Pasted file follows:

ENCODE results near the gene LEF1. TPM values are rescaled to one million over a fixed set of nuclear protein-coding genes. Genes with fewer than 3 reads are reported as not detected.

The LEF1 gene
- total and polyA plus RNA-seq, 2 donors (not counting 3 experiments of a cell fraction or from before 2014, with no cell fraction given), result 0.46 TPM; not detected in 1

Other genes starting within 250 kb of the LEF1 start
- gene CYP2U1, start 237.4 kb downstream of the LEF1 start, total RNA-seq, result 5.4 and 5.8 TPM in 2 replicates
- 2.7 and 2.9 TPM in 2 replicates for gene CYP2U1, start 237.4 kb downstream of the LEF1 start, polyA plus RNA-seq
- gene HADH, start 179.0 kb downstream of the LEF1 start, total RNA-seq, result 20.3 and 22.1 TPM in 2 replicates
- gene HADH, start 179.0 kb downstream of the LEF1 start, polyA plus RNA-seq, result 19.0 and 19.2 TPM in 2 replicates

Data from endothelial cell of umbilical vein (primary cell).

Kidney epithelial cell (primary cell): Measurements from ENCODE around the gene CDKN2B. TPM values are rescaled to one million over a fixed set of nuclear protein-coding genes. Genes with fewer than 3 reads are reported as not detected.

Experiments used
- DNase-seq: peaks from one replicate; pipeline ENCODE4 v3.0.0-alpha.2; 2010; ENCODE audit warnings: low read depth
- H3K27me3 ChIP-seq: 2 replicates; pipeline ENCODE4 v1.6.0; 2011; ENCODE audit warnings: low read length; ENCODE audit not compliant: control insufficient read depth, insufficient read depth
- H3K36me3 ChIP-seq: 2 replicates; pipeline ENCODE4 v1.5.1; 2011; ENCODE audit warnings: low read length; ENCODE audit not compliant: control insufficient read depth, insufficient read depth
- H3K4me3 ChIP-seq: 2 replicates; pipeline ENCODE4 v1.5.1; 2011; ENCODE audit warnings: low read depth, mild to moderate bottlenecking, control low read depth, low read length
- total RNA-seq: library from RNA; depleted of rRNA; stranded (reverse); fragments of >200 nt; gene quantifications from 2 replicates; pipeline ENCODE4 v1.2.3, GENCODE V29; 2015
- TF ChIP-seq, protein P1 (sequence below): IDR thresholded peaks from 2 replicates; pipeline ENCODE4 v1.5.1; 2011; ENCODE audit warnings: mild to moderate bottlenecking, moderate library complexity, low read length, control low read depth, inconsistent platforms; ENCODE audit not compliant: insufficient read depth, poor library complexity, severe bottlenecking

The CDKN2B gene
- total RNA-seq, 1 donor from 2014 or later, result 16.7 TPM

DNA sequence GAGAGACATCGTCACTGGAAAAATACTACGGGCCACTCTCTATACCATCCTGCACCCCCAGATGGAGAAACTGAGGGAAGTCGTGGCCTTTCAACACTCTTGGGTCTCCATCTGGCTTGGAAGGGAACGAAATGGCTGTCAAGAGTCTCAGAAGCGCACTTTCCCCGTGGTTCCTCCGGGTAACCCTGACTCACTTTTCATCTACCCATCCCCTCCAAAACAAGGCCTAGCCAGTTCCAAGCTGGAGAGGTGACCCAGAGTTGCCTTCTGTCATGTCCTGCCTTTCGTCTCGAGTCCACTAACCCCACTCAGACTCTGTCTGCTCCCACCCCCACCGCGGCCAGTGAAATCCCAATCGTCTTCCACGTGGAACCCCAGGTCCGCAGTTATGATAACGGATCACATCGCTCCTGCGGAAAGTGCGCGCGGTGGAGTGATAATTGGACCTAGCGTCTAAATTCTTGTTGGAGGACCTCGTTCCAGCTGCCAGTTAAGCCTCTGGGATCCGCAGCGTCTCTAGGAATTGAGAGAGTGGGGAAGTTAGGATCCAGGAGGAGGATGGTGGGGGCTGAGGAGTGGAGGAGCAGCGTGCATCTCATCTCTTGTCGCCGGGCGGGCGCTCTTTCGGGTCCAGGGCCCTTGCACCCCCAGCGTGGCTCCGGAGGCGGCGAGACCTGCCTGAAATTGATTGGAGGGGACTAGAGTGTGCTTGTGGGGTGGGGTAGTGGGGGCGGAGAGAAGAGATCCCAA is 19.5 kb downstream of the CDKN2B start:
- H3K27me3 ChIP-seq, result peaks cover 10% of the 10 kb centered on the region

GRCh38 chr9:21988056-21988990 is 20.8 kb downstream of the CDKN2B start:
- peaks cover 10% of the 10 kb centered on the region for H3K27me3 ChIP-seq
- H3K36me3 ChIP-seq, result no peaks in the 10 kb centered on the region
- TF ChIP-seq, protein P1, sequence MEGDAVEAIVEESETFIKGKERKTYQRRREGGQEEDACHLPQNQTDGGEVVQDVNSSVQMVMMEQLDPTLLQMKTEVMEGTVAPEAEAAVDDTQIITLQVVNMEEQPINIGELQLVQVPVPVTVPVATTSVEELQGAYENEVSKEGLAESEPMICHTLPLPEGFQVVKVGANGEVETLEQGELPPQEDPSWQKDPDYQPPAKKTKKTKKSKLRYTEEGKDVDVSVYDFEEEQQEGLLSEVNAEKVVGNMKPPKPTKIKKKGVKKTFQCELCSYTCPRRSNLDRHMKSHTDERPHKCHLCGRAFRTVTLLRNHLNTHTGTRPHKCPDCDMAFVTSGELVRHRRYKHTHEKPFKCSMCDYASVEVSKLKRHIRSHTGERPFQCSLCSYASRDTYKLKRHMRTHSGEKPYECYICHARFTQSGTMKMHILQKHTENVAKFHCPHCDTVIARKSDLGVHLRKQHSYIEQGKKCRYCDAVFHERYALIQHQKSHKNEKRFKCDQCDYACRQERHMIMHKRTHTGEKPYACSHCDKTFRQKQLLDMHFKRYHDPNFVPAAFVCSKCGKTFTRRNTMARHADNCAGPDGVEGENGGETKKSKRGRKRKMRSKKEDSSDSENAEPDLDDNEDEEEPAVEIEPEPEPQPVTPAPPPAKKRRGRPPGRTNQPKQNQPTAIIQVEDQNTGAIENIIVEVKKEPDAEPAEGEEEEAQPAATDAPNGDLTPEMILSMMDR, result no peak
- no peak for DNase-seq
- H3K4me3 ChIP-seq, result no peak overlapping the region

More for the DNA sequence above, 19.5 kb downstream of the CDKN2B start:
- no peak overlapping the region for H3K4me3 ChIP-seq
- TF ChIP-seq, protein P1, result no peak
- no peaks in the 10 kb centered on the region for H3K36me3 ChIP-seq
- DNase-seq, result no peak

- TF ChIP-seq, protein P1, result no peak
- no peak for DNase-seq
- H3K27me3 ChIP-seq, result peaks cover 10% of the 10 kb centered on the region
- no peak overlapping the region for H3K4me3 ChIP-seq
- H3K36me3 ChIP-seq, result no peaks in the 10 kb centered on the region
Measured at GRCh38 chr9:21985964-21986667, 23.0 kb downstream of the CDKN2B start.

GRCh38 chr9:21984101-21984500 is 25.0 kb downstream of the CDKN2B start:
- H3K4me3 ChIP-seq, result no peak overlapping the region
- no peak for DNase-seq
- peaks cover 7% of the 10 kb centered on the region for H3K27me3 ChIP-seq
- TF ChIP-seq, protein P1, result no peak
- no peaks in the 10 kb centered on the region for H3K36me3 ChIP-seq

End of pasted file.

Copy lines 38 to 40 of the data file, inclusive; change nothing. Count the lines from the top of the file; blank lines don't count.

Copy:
Measured at GRCh38 chr9:21985964-21986667, 23.0 kb downstream of the CDKN2B start.

GRCh38 chr9:21984101-21984500 is 25.0 kb downstream of the CDKN2B start:
- H3K4me3 ChIP-seq, result no peak overlapping the region